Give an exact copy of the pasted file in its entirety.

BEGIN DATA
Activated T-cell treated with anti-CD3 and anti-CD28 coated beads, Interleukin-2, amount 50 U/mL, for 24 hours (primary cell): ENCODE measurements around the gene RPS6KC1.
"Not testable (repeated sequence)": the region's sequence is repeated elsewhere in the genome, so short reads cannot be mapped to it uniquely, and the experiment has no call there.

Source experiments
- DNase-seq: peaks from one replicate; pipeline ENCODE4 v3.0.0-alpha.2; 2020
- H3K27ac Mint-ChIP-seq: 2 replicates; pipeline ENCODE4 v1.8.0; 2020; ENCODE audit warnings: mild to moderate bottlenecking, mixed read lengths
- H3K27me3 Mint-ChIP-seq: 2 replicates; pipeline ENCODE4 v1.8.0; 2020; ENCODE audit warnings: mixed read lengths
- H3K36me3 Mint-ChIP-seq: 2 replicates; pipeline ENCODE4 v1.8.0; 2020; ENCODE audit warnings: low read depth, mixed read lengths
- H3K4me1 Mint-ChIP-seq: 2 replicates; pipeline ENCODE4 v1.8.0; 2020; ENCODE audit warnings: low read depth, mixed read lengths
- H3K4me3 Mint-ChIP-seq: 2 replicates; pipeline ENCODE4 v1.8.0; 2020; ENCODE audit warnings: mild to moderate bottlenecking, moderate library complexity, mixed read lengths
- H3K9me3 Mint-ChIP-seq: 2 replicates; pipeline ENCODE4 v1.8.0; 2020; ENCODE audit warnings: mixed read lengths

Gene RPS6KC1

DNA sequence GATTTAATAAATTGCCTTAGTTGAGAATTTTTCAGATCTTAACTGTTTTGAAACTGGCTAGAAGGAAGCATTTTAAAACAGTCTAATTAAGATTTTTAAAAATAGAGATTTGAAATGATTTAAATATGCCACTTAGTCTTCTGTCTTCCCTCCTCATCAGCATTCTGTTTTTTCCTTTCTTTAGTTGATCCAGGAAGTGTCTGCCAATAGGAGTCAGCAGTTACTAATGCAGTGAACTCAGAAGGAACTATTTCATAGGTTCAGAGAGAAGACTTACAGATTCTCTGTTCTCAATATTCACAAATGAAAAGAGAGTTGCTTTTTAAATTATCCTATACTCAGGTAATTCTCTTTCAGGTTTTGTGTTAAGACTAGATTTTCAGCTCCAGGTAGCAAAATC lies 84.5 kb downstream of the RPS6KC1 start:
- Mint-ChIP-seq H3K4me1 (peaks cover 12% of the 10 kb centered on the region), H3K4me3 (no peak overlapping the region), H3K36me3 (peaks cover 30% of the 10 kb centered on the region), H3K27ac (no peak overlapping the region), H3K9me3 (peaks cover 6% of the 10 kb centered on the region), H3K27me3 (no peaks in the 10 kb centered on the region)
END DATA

Activated T-cell treated with anti-CD3 and anti-CD28 coated beads, Interleukin-2, amount 50 U/mL, for 24 hours (primary cell): ENCODE measurements around the gene RPS6KC1.
"Not testable (repeated sequence)": the region's sequence is repeated elsewhere in the genome, so short reads cannot be mapped to it uniquely, and the experiment has no call there.

Source experiments
- DNase-seq: peaks from one replicate; pipeline ENCODE4 v3.0.0-alpha.2; 2020
- H3K27ac Mint-ChIP-seq: 2 replicates; pipeline ENCODE4 v1.8.0; 2020; ENCODE audit warnings: mild to moderate bottlenecking, mixed read lengths
- H3K27me3 Mint-ChIP-seq: 2 replicates; pipeline ENCODE4 v1.8.0; 2020; ENCODE audit warnings: mixed read lengths
- H3K36me3 Mint-ChIP-seq: 2 replicates; pipeline ENCODE4 v1.8.0; 2020; ENCODE audit warnings: low read depth, mixed read lengths
- H3K4me1 Mint-ChIP-seq: 2 replicates; pipeline ENCODE4 v1.8.0; 2020; ENCODE audit warnings: low read depth, mixed read lengths
- H3K4me3 Mint-ChIP-seq: 2 replicates; pipeline ENCODE4 v1.8.0; 2020; ENCODE audit warnings: mild to moderate bottlenecking, moderate library complexity, mixed read lengths
- H3K9me3 Mint-ChIP-seq: 2 replicates; pipeline ENCODE4 v1.8.0; 2020; ENCODE audit warnings: mixed read lengths

Gene RPS6KC1

DNA sequence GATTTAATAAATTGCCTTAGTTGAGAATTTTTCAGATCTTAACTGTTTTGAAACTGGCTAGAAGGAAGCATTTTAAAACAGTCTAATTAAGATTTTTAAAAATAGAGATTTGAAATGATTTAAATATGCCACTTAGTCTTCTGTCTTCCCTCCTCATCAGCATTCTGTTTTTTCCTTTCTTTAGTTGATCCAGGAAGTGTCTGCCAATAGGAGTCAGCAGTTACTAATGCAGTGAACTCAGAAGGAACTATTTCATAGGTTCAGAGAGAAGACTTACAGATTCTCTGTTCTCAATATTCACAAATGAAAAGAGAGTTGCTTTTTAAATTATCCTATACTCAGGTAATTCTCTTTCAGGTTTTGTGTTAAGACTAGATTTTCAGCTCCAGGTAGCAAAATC lies 84.5 kb downstream of the RPS6KC1 start:
- Mint-ChIP-seq H3K4me1 (peaks cover 12% of the 10 kb centered on the region), H3K4me3 (no peak overlapping the region), H3K36me3 (peaks cover 30% of the 10 kb centered on the region), H3K27ac (no peak overlapping the region), H3K9me3 (peaks cover 6% of the 10 kb centered on the region), H3K27me3 (no peaks in the 10 kb centered on the region)